Oh my Jesus, I surrender myself to you. Take care of everything.--Fr Dolindo Ruotolo

Persevere..Eucharist, Holy Rosary, Brown Scapular, Confession. You will win.
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#18
Why would God create man in the first place forseeing the Fall, and the death of His only Son, etc.
Gods ways are not our ways.
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#19
Jesus said that hell was created for the devil and his fallen angels. My question is: Why would God create an angel when he knows it will fall? When he knows there is NO CHANCE whatsoever of contrition, forgiveness and redemption.

As for human souls, we take it very personally, obviously. Jesus said that when we enter eternity all of our works go with us - the good and the bad. If there are different levels of happiness and reward in heaven, then it stands to reason that there are different levels of torment in hell. Maybe some people in hell won't suffer that much because of their good works. For example, if you take EENS strictly, an unbaptized pagan who lived a good life won't receive the same punishment as an apostate. For the apostate, it might be better had he never been born. For the pagan, maybe existence even in hell (limbo) is better than no existence at all.

I'm not here to say .. 'eh, hell might not be so bad...' I'm just saying God's justice is perfect, for the saved and the damned.

I am reminded of the story told by Hitler's mailman. When Hitler was a child, the mailman used to chat with the boy. At one point he asked him what he wanted to be when he grew up. Hitler said he wanted to be "a great artist." Perhaps when God created the soul of Hitler he saw "the great artist" instead of the dictator responsible for the murder of millions. Or perhaps he saw all the martyrs that would attain heaven because of the dictator. He creates us, knowing how we will use our free will, and knowing that even if we use it for evil, a greater good will come of it. He sees how all of it works to piece together the Grand Picture. All we see are the scattered pieces of the puzzle. And that's all we are left with for now.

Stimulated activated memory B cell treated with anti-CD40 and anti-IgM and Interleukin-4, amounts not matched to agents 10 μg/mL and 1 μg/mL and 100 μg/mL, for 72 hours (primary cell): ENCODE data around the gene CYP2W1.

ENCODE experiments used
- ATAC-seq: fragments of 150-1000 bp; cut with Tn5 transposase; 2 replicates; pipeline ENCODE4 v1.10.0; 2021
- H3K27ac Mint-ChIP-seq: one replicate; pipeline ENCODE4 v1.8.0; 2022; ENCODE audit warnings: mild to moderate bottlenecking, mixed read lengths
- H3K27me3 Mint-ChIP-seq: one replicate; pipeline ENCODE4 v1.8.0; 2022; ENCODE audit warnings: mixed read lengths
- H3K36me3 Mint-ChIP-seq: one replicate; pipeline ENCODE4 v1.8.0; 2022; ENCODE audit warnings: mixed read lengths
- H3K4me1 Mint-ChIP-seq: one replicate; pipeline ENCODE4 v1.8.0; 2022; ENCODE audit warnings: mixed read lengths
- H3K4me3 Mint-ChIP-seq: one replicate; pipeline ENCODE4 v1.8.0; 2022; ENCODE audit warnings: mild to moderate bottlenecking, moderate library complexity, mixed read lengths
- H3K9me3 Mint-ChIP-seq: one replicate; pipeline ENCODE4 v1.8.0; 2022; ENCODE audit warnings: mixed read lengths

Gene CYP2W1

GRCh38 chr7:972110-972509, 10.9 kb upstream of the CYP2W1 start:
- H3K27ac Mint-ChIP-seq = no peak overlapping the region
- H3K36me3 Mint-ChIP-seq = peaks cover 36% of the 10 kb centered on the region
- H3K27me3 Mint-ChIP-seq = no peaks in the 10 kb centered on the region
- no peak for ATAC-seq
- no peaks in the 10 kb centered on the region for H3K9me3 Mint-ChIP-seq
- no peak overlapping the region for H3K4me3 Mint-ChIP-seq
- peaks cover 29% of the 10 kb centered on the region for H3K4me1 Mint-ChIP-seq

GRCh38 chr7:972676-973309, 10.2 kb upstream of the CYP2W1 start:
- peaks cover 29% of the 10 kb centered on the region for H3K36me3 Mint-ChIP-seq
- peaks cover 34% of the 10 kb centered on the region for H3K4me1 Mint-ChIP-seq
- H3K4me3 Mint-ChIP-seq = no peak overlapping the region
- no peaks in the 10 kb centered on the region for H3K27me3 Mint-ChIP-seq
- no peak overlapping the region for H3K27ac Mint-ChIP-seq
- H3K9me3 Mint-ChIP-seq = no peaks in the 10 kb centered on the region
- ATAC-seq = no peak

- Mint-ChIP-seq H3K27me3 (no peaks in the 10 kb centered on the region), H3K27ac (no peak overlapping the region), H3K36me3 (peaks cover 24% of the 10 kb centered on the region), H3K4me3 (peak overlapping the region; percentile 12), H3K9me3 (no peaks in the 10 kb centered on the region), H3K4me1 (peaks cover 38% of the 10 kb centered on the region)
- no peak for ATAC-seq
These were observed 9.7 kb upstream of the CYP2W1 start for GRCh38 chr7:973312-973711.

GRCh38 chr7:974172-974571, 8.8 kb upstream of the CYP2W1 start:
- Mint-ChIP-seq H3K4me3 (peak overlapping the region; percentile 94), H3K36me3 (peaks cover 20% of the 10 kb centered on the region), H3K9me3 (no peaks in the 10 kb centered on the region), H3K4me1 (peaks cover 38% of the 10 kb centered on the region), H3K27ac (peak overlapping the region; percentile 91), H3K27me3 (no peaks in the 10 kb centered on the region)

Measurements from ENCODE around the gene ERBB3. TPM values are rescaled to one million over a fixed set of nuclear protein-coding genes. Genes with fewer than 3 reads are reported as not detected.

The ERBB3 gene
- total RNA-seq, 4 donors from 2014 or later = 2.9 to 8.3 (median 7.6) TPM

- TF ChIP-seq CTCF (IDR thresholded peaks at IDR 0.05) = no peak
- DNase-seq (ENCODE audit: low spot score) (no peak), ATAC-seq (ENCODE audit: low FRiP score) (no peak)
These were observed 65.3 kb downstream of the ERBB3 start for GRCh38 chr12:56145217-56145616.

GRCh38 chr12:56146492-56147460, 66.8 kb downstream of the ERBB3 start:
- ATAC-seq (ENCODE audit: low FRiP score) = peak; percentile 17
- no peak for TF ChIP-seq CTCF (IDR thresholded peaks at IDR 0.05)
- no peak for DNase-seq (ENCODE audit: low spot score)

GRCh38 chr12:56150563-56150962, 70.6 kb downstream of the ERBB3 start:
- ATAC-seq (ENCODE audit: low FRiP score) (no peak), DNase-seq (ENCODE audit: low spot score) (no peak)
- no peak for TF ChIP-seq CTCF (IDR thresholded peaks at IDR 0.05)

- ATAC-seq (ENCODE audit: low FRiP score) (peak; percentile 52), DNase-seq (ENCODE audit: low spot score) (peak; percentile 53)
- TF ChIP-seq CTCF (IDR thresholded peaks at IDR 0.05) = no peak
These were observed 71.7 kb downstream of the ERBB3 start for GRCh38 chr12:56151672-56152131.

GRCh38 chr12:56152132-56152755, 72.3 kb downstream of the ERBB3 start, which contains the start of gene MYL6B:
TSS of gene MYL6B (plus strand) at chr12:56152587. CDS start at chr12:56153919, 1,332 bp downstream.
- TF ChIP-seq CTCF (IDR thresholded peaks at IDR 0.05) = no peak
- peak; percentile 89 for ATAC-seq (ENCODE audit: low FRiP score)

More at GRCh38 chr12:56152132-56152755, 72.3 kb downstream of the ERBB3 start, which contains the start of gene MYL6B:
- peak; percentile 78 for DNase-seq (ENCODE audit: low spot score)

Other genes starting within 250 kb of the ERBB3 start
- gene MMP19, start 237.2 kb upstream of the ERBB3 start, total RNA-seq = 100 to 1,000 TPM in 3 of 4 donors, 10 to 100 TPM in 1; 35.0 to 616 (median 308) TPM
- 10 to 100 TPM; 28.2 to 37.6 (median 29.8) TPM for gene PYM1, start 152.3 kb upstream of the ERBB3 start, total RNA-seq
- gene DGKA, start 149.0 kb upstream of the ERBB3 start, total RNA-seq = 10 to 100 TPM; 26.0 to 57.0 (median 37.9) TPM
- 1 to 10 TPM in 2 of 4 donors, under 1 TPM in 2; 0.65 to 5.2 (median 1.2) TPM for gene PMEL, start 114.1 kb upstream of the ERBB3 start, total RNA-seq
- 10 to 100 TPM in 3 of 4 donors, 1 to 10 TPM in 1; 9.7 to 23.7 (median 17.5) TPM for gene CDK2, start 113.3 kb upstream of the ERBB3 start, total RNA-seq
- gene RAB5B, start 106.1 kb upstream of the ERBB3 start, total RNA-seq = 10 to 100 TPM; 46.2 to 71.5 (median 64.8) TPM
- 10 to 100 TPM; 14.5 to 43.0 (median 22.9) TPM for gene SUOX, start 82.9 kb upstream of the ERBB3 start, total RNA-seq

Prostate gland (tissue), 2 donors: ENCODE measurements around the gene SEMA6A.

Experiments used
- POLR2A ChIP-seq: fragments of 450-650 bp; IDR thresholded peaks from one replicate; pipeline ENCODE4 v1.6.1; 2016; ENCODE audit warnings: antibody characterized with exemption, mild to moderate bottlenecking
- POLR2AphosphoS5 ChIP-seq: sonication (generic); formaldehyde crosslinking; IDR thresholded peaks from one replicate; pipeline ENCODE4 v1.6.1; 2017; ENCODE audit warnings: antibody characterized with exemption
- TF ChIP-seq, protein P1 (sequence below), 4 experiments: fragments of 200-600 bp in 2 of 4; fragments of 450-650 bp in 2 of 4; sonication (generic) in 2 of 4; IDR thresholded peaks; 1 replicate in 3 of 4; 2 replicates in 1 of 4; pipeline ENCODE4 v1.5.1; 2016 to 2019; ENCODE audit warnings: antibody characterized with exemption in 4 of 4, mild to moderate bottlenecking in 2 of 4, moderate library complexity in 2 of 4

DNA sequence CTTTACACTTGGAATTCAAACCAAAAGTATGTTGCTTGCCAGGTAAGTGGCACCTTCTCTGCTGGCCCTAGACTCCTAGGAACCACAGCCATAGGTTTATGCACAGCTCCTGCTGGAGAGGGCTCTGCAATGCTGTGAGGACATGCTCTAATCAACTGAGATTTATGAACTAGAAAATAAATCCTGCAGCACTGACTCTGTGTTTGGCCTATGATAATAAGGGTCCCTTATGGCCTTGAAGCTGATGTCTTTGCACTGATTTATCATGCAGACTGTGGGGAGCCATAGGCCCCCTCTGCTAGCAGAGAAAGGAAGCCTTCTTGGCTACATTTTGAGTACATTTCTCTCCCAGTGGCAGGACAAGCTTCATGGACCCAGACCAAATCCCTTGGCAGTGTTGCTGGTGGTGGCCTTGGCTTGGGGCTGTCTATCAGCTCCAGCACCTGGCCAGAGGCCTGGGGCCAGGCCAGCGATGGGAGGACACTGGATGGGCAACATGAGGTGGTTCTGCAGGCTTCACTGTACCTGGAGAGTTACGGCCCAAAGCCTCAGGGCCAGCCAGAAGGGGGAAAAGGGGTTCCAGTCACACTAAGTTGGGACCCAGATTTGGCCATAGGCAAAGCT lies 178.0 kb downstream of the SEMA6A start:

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#20
(02-14-2010, 04:27 AM)Iuvenalis Wrote:
(02-14-2010, 12:55 AM)Herr_Mannelig Wrote: It is great love to show love for those who one knows will not return it.

Including the part where their lack of love, which you had foreknowledge of, condemns them to Hell for eternal suffering? Poppycock.

I'm sure you'd prefer an original answer from me, but it just so happens that St. Thomas Aquinas had something to say about your question: